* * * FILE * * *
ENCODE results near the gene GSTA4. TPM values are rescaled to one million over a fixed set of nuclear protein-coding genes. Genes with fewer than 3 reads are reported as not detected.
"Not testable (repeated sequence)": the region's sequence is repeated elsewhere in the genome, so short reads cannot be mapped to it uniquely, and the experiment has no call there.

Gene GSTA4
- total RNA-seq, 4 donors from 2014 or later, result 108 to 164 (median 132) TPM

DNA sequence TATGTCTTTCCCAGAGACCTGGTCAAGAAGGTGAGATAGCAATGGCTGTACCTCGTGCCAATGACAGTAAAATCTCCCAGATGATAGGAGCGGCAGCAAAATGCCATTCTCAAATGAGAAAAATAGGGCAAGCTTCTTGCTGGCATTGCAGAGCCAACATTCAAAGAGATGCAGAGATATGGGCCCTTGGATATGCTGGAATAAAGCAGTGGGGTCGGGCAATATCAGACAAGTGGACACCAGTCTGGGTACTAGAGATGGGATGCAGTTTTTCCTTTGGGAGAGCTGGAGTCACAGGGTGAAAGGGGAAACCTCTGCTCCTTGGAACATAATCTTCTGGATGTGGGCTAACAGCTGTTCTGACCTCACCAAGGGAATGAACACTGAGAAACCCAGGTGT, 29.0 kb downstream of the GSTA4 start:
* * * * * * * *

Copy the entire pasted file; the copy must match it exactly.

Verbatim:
ENCODE results near the gene GSTA4. TPM values are rescaled to one million over a fixed set of nuclear protein-coding genes. Genes with fewer than 3 reads are reported as not detected.
"Not testable (repeated sequence)": the region's sequence is repeated elsewhere in the genome, so short reads cannot be mapped to it uniquely, and the experiment has no call there.

Gene GSTA4
- total RNA-seq, 4 donors from 2014 or later, result 108 to 164 (median 132) TPM

DNA sequence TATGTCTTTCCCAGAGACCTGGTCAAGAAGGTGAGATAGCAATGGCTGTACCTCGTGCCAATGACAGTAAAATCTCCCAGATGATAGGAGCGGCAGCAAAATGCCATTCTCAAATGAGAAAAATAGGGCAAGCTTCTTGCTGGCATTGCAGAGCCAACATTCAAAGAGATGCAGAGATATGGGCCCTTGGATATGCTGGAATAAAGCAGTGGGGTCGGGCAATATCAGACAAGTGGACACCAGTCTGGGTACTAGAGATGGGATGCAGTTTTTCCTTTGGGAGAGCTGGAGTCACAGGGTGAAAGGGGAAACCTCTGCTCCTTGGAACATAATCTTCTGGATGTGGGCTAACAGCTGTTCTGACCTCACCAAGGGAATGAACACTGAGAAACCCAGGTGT, 29.0 kb downstream of the GSTA4 start: